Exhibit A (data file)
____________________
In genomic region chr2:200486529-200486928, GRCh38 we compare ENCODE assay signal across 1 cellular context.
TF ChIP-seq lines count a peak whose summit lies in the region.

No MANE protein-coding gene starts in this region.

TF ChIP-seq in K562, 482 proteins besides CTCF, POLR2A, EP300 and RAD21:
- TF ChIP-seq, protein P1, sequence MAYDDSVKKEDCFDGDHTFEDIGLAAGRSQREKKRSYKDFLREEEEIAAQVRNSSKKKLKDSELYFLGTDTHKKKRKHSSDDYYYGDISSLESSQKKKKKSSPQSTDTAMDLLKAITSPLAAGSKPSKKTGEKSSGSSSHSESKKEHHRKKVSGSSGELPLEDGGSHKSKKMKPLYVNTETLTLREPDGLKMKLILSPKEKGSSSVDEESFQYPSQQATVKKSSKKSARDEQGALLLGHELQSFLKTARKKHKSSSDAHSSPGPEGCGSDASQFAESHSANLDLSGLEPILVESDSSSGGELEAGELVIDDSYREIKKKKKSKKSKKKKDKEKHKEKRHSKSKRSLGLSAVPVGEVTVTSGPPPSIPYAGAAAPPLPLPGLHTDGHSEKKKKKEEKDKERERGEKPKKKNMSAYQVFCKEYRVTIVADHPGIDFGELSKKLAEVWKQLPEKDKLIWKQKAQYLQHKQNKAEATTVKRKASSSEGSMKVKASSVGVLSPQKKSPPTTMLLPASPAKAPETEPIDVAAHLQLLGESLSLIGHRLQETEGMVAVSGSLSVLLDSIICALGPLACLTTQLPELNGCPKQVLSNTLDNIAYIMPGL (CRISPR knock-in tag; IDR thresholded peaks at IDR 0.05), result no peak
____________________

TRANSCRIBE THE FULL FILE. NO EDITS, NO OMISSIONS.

In genomic region chr2:200486529-200486928, GRCh38 we compare ENCODE assay signal across 1 cellular context.
TF ChIP-seq lines count a peak whose summit lies in the region.

No MANE protein-coding gene starts in this region.

TF ChIP-seq in K562, 482 proteins besides CTCF, POLR2A, EP300 and RAD21:
- TF ChIP-seq, protein P1, sequence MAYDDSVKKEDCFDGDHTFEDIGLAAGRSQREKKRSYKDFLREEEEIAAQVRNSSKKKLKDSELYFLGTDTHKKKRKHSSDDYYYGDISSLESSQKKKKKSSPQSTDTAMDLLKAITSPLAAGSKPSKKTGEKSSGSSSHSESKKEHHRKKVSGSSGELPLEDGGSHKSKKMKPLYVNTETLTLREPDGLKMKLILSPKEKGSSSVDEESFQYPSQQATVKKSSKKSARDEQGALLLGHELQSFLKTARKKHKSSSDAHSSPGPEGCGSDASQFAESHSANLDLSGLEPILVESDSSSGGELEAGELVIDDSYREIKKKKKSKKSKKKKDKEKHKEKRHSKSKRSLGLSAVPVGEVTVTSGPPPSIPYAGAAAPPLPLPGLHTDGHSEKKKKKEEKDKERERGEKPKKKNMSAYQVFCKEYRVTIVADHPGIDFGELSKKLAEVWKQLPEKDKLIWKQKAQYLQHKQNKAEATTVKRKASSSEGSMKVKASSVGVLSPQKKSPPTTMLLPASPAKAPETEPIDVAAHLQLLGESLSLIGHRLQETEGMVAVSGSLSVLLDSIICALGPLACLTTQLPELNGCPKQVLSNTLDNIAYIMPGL (CRISPR knock-in tag; IDR thresholded peaks at IDR 0.05), result no peak